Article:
others is directly correlated with longevity.13The effects of the “helper’s high” and increased sense of
well-being that result from volunteering may be factors that contribute to
enhanced physical health and longevity. Also, volunteering allows individuals
to engage in social interactions and thereby receive social support—a factor
known to promote health.14
addition to the emotional and physical benefits, there are many social benefits
enjoyed by volunteers. By becoming a contributing member of an organization,
volunteers have the opportunity to hone their social and interpersonal skills
and develop valuable friendships with others who share their values and
interests.15 Also, many organizations provide extensive and
thorough training for volunteers, offering individuals an opportunity to
acquire transferable skills that will be useful in other personal and
professional situations. Among youth, volunteerism has been correlated with
enhanced decision-making skills, social responsibility,16 and better social
outcomes, particularly for those who are at risk. For example, several studies
suggest that serving others reduces antisocial behavior and school dropout
rates, while increasing prosocial values among at-risk youth.17
Volunteer Opportunities for Psychology Majors
who study or have studied psychology can find numerous opportunities to use
their knowledge and skills in a volunteer capacity. Volunteers can work with
individuals of all ages, and in a variety of life situations. For example,
those who are interested in children might choose to work with impoverished
youth in foster care or group homes, or with children who have developmental
disabilities or chronic physical ailments. Individuals who are concerned with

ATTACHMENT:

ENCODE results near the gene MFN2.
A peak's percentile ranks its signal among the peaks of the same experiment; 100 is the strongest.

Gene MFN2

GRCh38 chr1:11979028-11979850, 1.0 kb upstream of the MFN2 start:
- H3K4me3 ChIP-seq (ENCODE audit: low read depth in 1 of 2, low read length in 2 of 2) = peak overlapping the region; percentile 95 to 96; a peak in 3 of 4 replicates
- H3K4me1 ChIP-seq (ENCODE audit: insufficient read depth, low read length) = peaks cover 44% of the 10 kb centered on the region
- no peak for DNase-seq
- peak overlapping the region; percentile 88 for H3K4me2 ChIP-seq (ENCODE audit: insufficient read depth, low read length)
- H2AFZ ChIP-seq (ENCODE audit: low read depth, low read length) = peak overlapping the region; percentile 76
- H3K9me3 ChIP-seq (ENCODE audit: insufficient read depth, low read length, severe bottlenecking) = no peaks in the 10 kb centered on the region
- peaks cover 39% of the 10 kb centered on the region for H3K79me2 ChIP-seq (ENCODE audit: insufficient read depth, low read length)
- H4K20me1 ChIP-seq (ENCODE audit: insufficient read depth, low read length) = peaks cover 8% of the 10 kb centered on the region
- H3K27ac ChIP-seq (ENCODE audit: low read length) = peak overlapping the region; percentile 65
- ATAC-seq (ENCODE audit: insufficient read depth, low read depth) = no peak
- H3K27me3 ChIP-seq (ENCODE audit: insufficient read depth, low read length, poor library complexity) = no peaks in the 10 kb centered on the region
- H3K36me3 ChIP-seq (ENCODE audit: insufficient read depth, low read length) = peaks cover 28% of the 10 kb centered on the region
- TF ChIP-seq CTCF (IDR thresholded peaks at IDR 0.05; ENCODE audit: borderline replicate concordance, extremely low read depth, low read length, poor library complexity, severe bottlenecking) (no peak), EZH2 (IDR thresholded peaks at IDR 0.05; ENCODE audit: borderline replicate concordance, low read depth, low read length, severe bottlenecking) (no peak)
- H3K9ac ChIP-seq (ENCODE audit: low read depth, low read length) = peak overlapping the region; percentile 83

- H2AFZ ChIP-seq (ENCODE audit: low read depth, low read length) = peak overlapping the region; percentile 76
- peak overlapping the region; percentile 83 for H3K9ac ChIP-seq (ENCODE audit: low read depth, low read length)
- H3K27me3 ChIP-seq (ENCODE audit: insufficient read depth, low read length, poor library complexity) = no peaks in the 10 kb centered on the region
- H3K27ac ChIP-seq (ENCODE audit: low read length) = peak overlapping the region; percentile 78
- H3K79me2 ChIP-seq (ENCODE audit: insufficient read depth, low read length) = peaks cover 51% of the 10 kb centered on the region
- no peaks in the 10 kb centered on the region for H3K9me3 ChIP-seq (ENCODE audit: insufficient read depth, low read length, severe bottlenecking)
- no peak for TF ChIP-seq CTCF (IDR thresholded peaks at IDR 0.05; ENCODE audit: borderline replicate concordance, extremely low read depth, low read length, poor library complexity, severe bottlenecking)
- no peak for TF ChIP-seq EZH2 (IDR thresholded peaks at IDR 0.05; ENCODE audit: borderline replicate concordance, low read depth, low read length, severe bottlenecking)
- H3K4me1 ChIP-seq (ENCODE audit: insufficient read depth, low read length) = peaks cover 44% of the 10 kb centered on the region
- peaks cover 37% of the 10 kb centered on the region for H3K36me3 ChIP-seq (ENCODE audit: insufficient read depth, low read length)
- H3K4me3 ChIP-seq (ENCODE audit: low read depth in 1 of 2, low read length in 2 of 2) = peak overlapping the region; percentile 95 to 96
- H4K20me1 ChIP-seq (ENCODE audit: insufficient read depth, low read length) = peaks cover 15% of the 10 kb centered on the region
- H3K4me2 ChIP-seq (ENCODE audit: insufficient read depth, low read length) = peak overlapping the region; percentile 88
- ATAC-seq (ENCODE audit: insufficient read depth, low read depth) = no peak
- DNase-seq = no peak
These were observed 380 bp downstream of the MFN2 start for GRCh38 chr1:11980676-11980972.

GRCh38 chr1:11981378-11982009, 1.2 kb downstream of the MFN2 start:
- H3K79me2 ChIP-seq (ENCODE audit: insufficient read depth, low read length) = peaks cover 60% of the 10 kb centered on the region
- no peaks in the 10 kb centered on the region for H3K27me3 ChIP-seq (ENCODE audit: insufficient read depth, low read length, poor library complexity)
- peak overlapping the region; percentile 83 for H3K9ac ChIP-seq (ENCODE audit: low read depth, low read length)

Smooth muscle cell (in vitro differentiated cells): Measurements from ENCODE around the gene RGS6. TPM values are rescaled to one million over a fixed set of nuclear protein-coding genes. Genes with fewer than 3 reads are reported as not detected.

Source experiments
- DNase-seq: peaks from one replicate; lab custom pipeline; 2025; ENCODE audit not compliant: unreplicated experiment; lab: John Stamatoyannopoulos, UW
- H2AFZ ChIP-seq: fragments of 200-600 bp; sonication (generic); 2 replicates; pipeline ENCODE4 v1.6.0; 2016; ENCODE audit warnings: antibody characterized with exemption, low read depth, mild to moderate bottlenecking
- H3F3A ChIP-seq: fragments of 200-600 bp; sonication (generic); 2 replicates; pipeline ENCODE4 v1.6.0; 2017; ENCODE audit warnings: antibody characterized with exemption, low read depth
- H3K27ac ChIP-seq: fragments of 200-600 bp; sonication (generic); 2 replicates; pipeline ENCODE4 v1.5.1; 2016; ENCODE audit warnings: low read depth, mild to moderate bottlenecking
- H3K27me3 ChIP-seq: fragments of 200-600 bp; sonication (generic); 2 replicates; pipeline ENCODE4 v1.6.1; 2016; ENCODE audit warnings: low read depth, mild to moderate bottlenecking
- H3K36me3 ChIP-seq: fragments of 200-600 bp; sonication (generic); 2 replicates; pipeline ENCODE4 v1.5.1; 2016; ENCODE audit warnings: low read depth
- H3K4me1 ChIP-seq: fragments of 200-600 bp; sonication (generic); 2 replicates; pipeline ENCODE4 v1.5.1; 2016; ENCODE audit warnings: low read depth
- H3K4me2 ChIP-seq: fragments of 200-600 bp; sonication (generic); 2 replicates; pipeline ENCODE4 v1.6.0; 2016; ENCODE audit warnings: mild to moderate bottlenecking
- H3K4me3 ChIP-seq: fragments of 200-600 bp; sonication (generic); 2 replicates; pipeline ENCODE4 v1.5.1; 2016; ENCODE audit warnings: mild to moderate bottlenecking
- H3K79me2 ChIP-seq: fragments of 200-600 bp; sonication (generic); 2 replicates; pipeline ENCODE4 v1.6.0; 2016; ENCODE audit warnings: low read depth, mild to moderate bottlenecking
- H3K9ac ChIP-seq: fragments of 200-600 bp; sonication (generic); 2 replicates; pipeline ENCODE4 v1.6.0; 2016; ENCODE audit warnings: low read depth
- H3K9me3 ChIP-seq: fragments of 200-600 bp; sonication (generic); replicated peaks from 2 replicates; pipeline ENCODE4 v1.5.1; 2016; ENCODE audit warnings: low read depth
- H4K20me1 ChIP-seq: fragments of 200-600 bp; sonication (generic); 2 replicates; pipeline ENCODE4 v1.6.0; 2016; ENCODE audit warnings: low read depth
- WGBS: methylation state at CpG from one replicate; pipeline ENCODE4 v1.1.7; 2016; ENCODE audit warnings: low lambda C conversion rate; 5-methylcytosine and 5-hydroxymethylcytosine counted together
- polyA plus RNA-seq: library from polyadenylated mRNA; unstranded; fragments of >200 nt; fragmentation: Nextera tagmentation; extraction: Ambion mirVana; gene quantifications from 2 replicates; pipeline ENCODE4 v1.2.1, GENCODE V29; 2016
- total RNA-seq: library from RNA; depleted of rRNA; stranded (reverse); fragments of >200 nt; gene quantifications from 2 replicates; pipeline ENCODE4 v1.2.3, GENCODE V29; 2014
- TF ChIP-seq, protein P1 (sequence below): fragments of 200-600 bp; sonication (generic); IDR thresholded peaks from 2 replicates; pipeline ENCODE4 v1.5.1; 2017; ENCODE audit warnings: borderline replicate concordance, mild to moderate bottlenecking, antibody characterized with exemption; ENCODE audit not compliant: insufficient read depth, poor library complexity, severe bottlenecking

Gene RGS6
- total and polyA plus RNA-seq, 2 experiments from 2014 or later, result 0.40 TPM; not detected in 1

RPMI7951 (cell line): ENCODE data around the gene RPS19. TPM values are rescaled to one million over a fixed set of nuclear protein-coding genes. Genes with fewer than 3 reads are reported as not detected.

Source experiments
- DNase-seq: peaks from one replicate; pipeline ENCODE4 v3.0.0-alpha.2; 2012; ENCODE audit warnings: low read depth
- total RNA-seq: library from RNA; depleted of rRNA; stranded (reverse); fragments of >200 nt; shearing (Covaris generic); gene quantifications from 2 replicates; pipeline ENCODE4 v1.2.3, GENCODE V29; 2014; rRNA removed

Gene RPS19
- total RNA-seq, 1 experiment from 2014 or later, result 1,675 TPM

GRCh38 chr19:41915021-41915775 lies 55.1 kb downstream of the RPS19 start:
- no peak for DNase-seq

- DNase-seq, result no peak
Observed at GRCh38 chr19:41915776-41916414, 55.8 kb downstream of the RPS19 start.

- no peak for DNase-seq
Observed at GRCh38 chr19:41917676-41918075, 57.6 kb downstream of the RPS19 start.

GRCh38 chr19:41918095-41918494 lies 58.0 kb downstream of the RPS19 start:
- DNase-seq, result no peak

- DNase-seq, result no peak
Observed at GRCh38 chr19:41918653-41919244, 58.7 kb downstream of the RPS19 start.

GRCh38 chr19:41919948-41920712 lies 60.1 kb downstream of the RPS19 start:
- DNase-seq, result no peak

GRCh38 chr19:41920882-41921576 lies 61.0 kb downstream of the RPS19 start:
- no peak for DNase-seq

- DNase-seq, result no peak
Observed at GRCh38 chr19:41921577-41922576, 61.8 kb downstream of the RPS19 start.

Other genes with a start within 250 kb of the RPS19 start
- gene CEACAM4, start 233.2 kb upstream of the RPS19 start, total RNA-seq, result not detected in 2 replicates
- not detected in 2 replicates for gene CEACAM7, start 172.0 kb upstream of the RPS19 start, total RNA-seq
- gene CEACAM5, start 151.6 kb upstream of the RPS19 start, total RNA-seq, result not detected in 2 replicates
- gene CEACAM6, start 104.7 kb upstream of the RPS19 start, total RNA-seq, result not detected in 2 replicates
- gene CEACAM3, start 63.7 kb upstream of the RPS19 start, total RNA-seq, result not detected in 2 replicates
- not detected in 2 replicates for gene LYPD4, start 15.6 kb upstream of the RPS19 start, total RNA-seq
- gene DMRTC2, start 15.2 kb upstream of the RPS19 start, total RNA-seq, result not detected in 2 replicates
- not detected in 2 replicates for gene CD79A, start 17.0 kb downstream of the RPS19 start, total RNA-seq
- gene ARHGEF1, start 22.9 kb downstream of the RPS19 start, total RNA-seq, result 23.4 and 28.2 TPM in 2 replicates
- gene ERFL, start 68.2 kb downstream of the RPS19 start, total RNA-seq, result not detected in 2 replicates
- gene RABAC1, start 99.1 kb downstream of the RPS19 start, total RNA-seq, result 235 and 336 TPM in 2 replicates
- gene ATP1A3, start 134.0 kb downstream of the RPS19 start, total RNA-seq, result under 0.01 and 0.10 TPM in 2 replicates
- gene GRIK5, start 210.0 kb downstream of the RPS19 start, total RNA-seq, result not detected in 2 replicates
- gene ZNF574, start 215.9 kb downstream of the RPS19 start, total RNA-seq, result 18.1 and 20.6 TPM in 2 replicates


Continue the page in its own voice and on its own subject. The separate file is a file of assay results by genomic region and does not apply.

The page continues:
women’s issues might choose to volunteer at a rape crisis hotline, women’s
shelter, or breast cancer awareness organization. Other settings for volunteer
work include hospitals, religious institutions, nonprofit organizations,
community agencies, fire stations, schools, youth programs, and mentoring
programs, among others. For those who prefer limited client contact, there are
many behind-the-scenes volunteer opportunities, as well; creating marketing
materials, fundraising, or maintaining an organization’s website are just a few
ways that individuals can give back to their communities, while reaping the
many emotional, physical, and social rewards of volunteering.
Yasmeen Aleem is a full-time instructor in the
Department of Psychology, in the College of Social and Behavioral Sciences at Kaplan University. She holds a master's degree in clinical
psychology,and is a licensed professional counselor in the state of Illinois.
She has practiced counseling in university counseling centers, residential and
outpatient addictions treatment agencies, and has long-term experience as a
volunteer at a shelter for victims of domestic violence.
Ms. Aleem teaches psychology courses at Kaplan University, and has previously taught sociology and first-term courses. She has also mentored new faculty, and
facilitated orientations for new students. Ms. Aleem has a special interest and specific
experience in working with first-generation college students (students whose parents do not
have bachelor's degrees) and students with disabilities.
Aleem lives outside of Chicago, Illinois with her husband and three children.
In her spare time, she enjoys reading, traveling, and volunteering at her children's school.